Category Archives: Stage Photography

Wilkestock 2011

I spent last weekend covering Wilkestock, a two-day boutique festival that takes place deep in the Hertfordshire countryside. The event features a main stage with live music, a dance tent, chill-out teepees, the Wilkestock Lodge bar area and a campsite.

Having attended the festival last least I was pretty clear about what I wanted to achieve in covering the event and the challenges. It’s about capturing the performances, the audience and the setting, both on and around the stage as well as the wider environment.

Weatherwise the festival was gifted with warm sunny weather and with a southwesterly facing stage, lighting during the day was not going to be a problem. The layout of the stage area also makes it easy to get near the front, so a 55-200mm zoom lens was perfectly adequate.

Having once been a drummer in a couple of bands I always try and get a few shots of the man (or woman) at the back. Whilst angles can always be a bit tricky here but I was happy with what was able to achieve.

The audience at Wilkestock is predominantly young and more than happy to demonstarte how much of a good time they’re having. I frequently had people coming up to me asking if I would take their photos.

As daylight fell the lighting conditions on stage changed of course, as daylight was replaced by stage lighting. The strong colours can sometimes be hard to catch and it’s best at this point to disable AWB (Auto White Balance) and choose a suitable setting. I find that either tungsten or cloudy setting works just fine.

As well as shots close to the stage I also got some very good pictures further back, showing the audience and wider stage environment.

For many of the evening shots I used a fast f1.8 lens, although this is only suitable for front-on shots. Given the narrow depth of field at the wider aperture it’s not suitable for shots from the side of the stage unless you can closely crop the image, which of course depends on the suitability of the composition.

I took over 1500 images at Wilkestock and posted over 200 on my Facebook page at www.facebook.com/stevebeestonphotography. There are two galleries – Gallery 1 and Gallery 2.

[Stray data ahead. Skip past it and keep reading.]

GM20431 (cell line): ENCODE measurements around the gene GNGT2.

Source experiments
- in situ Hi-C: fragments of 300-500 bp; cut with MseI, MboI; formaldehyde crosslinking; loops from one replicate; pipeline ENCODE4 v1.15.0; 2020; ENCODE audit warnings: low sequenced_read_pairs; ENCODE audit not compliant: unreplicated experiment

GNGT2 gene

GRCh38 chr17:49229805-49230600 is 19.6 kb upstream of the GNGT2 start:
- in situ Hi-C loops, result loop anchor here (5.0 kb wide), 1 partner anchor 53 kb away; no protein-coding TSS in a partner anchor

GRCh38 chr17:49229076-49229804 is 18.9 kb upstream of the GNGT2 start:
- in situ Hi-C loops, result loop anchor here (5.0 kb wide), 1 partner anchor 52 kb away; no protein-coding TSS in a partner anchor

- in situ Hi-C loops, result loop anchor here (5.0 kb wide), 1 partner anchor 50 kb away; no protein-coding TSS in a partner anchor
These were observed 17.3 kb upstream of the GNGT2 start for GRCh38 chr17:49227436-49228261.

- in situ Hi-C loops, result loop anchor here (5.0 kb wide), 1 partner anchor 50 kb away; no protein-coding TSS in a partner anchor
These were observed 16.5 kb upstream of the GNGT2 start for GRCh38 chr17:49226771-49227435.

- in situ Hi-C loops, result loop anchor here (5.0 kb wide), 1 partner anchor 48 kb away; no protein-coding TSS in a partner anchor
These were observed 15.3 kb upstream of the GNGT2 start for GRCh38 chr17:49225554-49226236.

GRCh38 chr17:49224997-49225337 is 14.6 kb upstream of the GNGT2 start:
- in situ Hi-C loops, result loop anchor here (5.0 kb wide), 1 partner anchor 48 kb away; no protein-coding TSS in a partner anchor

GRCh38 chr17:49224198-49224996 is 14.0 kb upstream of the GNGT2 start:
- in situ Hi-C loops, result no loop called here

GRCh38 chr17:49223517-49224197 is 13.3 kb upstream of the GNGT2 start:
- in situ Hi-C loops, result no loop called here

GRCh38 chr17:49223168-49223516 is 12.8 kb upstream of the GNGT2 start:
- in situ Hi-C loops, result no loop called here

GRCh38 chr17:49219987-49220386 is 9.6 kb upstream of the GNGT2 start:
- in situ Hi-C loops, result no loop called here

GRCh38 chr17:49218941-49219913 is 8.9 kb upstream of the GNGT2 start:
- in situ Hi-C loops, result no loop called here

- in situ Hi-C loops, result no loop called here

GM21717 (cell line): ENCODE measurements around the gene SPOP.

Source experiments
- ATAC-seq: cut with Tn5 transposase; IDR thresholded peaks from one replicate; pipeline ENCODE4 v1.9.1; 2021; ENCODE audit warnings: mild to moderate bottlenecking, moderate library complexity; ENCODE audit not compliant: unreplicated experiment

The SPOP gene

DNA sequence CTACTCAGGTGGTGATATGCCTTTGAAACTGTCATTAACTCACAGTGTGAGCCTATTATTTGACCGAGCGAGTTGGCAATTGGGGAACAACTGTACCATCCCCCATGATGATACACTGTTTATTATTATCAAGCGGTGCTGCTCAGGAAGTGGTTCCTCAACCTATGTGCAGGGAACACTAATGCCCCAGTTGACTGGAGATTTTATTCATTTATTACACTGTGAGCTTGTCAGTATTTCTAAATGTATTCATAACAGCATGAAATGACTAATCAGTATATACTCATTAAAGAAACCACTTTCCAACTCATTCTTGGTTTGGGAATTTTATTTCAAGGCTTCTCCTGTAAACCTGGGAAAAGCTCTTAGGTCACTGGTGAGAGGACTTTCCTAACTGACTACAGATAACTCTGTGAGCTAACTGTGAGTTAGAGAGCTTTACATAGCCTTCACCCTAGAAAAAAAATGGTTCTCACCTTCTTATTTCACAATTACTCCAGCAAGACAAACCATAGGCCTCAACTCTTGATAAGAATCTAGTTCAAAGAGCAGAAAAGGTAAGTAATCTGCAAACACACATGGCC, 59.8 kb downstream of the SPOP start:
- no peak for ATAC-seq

Rockin’ The Car Park

The Farmer’s Boy in Brickendon staged a charity festival in their car park at the weekend. This was the third year that the public house have held the event, which features local bands, real ale and a hog roast.

The bands perform on the trailer of an articulated lorry, kitted out with rudimentary lighting, amps and monitors. Whilst the set-up allows for some good angles the lighting can be a bit tricky, especially towards the end of the day.

Another downside of the staging is that the backdrop can be quite ugly. No amount of bokeh is going to hide an unpleasant background so close behind a performer. However, this isn’t a problem with closely cropped shots such as the one below.

Opportunities to capture a whole band are also limited by the angles and staging, given the low height of the trailer.

Despite the limitations there are opportunities for plenty of good shots at such events, not to mention the great music.

Rockin’ The Car Park is held in aid of the NSCPP.

If you’d like to know more about the event photography services I offer, please visit www.stevebeeston.co.uk//event-photography.asp.

Hertford Music Festival

As a sponsor of Hertford Music Festival, I am providing photographic services for the five week event, covering the opening Musical Mystery Tour, through other performances up to the highlight of the festival, Rock At The Castle in August.

The Musical Mystery Tour sees over a hundred musicians performing at various venues around the town centre, with the centre of activity outside The White Hart in Salisbury Square.

Continue reading Hertford Music Festival

Tomb With A View

My second job at Hertford Theatre this month, photographing Hertford Dramatic & Operatic Society‘s production of Tomb With a View by Norman Robbins.

The action takes place in the library of the family home, the gothic Monument House, represented by a box set.

The first and last acts are set during the evening, with the lighting reflecting the colour temperature and characteristics of artificial light. The second act is set during the day, and is both brighter and cooler.

There’s plenty in this production to keep the photographer busy, with eccentric characters and costumes and plenty of drama.

Godfrey Marriott as Marcus Tomb and Keith Morbey as family solicitor Hamilton Penworthy
Davina Foster plays Freda Mountjoy
Jim Markey as Perry, listens in on a conversation between family solicitor Hamilton Penworthy and nurse Anne Franklin
The late Septimus Tomb’s will is not to everyone’s liking

Continue reading Tomb With A View

Theatrical Lighting

Theatrical lighting can present the photographer with huge challenges. A dramatic lighting plot can typically feature strong colours and highly contrasting areas of localised light. Sometimes the action will take place in areas of subdued lighting or feature highly animated characters. All of these conspire against the camera’s metering system to the point where the photographer has to make decisions that are outside the cameras designed remit.